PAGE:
I didn't really vote for the best pitch in this micro-budget crowdsourcing project. I didn't even read them all, I just voted for someone I knew, Brendan. Now I wish I had read them all as I'm puzzled by the eventual winner.
The next round requires members to write an outline for the winning pitch. I was actually looking forward to it - until I read it:
Genre: Black Comedy
Title: ‘NEGOTIATING LIFE’
A melancholic life insurance salesman finds his attempts at committing suicide unwittingly thwarted by his disgruntled customers.
Copyright © Ryan Hooper
No disrespect to Ryan, but the problem is I wouldn't have a clue how to get an outline from that and I don't think that's entirely to do with my lack of talent. The central paradox of a life insurance salesman wanting death is interesting and I could do something with that. However the rest of the pitch - which has to be in the outline - requires too much hard work to do convincingly. I'd have to spend a great deal of time trying to work out
- why he would try to kill himself in public
- how his customers could intervene without realising what he's doing - several times
- why the customers would be disgruntled.
- how to fill the remaining 70 minutes after the premise has played out
Or maybe he's not in public at all but at home and there's a succession of different customers phoning him or dropping by just as he is about to slit his wrists and he somehow feels obliged to stop what he's doing to answer the phone or open the door.
The outline seems to require ignoring truth and logic, discarding believable characterisation and embracing excessive co-incidence. Your typical British low-budget film then. But even accepting that as just a fact of our "industry" which only the picky care about, can an audience really be convinced that for a whole movie someone can be stopped doing something which is really easy to do, several times by chance?
Negotiating Life won the members' vote - which just says you managed to get enough friends and family to become members and vote for you - but it also won with the jury of film producers. However the pitch tells me nothing about the story or why I should want to see it, never mind why I should want to try and write the outline.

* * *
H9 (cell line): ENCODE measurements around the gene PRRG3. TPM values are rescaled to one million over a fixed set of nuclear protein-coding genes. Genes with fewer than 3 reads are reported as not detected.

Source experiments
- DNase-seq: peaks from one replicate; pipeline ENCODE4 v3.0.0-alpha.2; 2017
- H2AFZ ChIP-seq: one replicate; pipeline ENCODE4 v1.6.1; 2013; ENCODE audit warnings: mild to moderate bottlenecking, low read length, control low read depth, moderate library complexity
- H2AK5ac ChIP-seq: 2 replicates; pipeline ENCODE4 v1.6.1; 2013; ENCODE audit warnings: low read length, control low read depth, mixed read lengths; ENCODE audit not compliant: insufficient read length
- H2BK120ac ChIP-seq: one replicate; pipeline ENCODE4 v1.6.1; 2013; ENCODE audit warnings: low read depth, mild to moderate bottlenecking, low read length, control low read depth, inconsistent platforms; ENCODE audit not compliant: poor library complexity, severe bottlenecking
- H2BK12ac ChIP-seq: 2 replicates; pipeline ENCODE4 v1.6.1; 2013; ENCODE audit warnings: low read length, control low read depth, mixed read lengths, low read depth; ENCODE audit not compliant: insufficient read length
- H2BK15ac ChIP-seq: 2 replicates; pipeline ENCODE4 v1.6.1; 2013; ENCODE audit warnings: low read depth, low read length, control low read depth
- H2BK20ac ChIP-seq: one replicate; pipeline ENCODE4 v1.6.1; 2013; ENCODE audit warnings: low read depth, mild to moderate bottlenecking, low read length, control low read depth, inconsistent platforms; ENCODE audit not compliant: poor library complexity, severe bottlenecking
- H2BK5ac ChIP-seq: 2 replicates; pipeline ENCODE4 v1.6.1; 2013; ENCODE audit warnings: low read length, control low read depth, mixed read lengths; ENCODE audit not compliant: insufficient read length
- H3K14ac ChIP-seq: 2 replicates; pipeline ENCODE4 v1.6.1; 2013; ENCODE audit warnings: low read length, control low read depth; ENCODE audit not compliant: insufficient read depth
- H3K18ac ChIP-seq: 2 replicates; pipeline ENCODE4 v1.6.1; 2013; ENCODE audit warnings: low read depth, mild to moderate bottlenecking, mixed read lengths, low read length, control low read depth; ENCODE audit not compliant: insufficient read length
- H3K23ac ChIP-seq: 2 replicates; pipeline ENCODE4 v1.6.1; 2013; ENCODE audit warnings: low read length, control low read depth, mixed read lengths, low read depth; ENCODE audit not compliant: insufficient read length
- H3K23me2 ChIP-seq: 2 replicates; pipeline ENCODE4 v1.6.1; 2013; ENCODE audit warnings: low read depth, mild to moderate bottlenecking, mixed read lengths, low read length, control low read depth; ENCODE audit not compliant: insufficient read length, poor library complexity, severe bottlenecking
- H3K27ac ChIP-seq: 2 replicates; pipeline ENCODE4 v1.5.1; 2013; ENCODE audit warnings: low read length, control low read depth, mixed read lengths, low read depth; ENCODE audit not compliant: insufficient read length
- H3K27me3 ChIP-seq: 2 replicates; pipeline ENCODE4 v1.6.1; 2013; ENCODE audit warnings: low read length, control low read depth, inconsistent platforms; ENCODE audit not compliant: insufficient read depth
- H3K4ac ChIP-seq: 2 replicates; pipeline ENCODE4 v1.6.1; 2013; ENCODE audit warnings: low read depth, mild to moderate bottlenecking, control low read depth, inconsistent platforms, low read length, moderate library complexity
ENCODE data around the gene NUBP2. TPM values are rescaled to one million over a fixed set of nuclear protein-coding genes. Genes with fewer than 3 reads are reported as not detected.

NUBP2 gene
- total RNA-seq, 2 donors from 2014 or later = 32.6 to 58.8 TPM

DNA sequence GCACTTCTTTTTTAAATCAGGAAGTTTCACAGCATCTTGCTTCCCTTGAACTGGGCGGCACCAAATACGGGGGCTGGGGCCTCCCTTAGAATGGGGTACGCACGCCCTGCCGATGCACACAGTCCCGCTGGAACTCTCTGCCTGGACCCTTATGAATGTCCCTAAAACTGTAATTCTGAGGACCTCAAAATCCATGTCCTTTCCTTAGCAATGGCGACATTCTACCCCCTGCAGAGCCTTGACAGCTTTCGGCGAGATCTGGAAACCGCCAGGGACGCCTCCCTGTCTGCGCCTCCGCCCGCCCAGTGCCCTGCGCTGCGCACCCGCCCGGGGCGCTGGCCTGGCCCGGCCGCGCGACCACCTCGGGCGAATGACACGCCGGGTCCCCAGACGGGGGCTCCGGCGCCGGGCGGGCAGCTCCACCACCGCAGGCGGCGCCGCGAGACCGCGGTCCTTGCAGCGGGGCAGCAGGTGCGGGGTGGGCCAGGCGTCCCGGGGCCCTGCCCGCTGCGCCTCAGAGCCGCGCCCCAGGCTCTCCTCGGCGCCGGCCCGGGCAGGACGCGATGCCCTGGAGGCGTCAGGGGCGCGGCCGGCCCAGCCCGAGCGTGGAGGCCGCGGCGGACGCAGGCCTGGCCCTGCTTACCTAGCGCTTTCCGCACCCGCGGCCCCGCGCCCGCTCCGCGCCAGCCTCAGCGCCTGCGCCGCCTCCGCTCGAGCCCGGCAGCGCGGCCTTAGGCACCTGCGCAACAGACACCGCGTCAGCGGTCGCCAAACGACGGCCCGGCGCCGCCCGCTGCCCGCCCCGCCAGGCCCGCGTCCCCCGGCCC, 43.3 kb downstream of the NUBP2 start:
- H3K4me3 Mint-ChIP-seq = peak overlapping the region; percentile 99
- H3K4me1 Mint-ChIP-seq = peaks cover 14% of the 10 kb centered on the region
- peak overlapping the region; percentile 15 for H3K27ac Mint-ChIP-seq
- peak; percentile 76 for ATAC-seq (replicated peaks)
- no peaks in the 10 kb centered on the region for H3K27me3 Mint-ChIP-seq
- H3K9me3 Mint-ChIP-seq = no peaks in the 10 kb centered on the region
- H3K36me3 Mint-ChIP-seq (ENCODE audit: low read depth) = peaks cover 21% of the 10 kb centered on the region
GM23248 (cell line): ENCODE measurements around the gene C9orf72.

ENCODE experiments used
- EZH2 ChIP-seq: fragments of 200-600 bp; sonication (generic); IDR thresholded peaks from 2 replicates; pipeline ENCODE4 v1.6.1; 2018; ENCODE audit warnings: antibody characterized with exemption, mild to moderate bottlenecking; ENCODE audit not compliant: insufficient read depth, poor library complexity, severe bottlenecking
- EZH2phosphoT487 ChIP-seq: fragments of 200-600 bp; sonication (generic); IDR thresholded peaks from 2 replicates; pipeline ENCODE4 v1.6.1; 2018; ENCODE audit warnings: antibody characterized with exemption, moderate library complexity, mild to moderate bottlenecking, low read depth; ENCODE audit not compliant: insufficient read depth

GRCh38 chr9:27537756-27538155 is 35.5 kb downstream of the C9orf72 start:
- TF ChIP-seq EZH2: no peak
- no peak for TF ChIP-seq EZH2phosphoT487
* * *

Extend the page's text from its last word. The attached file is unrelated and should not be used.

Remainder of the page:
The pitch or logline should give us an actual story with actual developed characters, not just a comedy sketch. Although, to be fair, this is by no means the first comedy sketch pitched as a feature film and it won't be the last.
All micro-budget movies have are the characters and story and they have to be right from the concept. The British audience will avoid British films, especially low budget ones. But I believe a strong concept and solid script can attract a stellar cast and crew happy to defer which will then attract a bigger audience.
We are creating art but realistically we have to think beyond that to funding, audience, distribution and marketing. Three and Out was a biggish budget black comedy about attempted suicide that was actually quite well-written and had a proper story and characters but it flopped due to the marketing campaign which over-emphasised the controversy and suicide aspect. I'm concerned because there is no other aspect to Negotiating Life and I think the restrictions in the pitch prevent it being given more depth.
But if any of you think I'm an idiot for failing to understand the blockbuster potential of the pitch then, rather than swear at me, join Movie Mogul yourself and get your outline out there and prove me wrong. It could be the big money winner. The deadline is 31 July.
This is my previous post on pitching